War, Inc. is one of those head-scratchers where I'm at a loss as to whether or not this movie will be good, or even watchable. Starring John Cusack (who's also a credited writer on the film), it looks like one of those cynical, dark comedies where the goal is to make you think, "That's so absurd! The world isn't like that! Or is it?" See also: Wag the Dog.
Signs pointing to good/watchable movie include: both Cusacks on screen together (I love seeing Joan again!), smart twists on current events, and a darkly romantic sub-plot between the lovely Marisa Tomei and John Cusack.
Signs pointing to maybe not-so-watchable are: a whole lot going on — lots of characters, effects, music, bombs, journalists, etc.; and Hilary Duff playing a "Centeral Asian pop star" with an accent that is just. . .strange. Plus, she drops a scorpion down her pants.
War, Inc. opens in limited release May 23. To check out the trailer for yourself and tell me what you think, read more
- Though she seems slightly young for the role, Joan Cusack will be playing the mother to Isla Fisher's character in the Shopaholic movie, Variety writes. John Goodman has been cast as her dad.
- Allison Janney will voice a character in Fox's proposed animated series The Pitts, Zap2it reports.
- Paris Hilton will star as herself on My Name is Earl when the show returns April 3 with a one-hour episode, the Associated Press reports.
- The CBS '70s-set swinger drama Swingtown will premiere in May, writes the Hollywood Reporter.
- Janet Jackson's new album topped this week's charts, Billboard reports.
- According to Variety, Away From Her and Eastern Promises were the big winners at Canada's big award ceremony, the Genies.
Every Wednesday on BuzzSugar, I post a Recast challenge, where I ask you to choose new actors for a classic TV show or movie. The reader who submits the best cast wins a BuzzSugar t-shirt!
I know, I know, I know — Say Anything is perfect and adorable as it is. The characters are classic, the original performances are probably burned into your head for the rest of time. But still, if you could recast this movie now with new actors, who would you pick to play Lloyd Dobler and Diane Court? What about Diane's father James, and Lloyd's sister Constance?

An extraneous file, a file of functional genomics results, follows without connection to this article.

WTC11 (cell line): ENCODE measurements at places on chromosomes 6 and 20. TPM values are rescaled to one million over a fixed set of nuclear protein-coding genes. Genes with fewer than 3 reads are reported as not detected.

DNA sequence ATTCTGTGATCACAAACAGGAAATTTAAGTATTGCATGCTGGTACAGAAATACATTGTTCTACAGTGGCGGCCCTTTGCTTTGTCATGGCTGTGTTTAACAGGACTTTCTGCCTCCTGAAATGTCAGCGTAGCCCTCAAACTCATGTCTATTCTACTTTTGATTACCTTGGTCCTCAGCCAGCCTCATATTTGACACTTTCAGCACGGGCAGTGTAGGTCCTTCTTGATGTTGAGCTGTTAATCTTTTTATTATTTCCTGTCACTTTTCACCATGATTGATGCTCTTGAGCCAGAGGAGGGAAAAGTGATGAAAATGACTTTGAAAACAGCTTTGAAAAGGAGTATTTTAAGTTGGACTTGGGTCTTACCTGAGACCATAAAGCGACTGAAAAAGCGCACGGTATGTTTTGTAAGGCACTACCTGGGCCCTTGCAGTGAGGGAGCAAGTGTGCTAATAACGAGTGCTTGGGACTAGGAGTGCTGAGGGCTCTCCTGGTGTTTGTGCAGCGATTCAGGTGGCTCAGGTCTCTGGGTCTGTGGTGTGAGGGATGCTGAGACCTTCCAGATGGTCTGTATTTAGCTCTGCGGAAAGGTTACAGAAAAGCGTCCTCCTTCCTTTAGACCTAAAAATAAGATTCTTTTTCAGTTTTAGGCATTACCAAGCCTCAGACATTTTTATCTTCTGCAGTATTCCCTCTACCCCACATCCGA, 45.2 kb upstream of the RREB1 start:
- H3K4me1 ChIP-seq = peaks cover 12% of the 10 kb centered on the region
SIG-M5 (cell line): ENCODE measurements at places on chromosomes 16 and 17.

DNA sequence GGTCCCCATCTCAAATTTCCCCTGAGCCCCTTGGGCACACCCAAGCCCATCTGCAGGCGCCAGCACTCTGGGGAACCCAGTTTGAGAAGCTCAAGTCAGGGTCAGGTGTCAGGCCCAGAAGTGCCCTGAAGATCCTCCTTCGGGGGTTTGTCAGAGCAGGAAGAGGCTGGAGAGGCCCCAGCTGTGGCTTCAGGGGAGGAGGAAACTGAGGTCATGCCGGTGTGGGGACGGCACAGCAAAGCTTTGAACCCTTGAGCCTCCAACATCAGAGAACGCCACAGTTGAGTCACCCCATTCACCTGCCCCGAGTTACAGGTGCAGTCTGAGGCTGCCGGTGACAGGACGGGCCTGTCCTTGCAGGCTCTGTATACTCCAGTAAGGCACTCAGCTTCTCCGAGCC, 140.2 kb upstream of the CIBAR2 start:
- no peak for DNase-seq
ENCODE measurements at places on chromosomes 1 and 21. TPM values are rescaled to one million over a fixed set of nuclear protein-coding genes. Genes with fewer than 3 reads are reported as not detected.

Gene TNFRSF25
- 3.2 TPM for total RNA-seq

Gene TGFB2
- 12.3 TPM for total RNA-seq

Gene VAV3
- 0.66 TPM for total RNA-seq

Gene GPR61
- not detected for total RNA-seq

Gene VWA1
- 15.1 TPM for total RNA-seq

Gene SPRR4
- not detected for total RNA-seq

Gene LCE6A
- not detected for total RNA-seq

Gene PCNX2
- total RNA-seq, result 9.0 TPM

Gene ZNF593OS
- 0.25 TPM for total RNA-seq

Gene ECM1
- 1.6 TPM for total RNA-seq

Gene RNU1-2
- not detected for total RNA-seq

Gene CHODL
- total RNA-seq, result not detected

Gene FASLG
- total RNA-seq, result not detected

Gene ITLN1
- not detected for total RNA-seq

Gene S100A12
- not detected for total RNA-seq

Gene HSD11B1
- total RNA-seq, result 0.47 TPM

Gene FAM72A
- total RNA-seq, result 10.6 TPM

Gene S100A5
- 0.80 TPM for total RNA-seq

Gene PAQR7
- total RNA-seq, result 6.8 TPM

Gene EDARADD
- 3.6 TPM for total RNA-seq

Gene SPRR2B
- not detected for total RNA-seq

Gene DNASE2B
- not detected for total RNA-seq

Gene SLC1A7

Leave your entry in the comment section below, and I'll pick one winner to feature Tuesday, November 13, complete with a "new" cast photo.
To see a list of characters to recast and a photo of the BuzzSugar t-shirt, read more
The premise for Martian Child is almost unbearably adorable: a sci-fi writer adopts a little boy who thinks he is from Mars. The writer is a lonesome widower searching for meaning in his life. The little boy is an odd duck outcast with a tendency to steal things. The quirky duo provide each other with companionship and love.
Basically, that's the story. It's not particularly layered or nuanced or deep. What makes it compelling are the actors who bring brightness to these fairly cut-and-dry roles. The boy playing the painfully awkward Dennis has this wispy high-pitched voice that is so strange-sounding you sometimes wonder if he really is an alien. Cusack, having become this year's Gloomy Dad of the Year (what with Grace Is Gone and 1408) manages to still garner sympathy with the same puppy-dog faces he always uses. It's not the most outstanding film ever, but it's sweet enough, and to find out why, read more
Directed by Frank Oz, In & Out follows high school drama teacher Howard Brackett who is about to get married to his fiance of three years, Emily (Joan Cusack) when a former student (Matt Dillon) publicly reveals in his Oscar acceptance speech that he thinks Howard is gay. Thus, the little town of Greenleaf, Indiana town goes crazy trying to find out the truth about Howard. Tom Selleck plays a local TV news anchor determined to get the scoop.
Joan Cusack is absolutely hilarious in this film, her lispy speech and deadpan innocence combining to make an endearing jilted bride. Favorite line: "Was there, um... any other time you could have told me this?!" Priceless.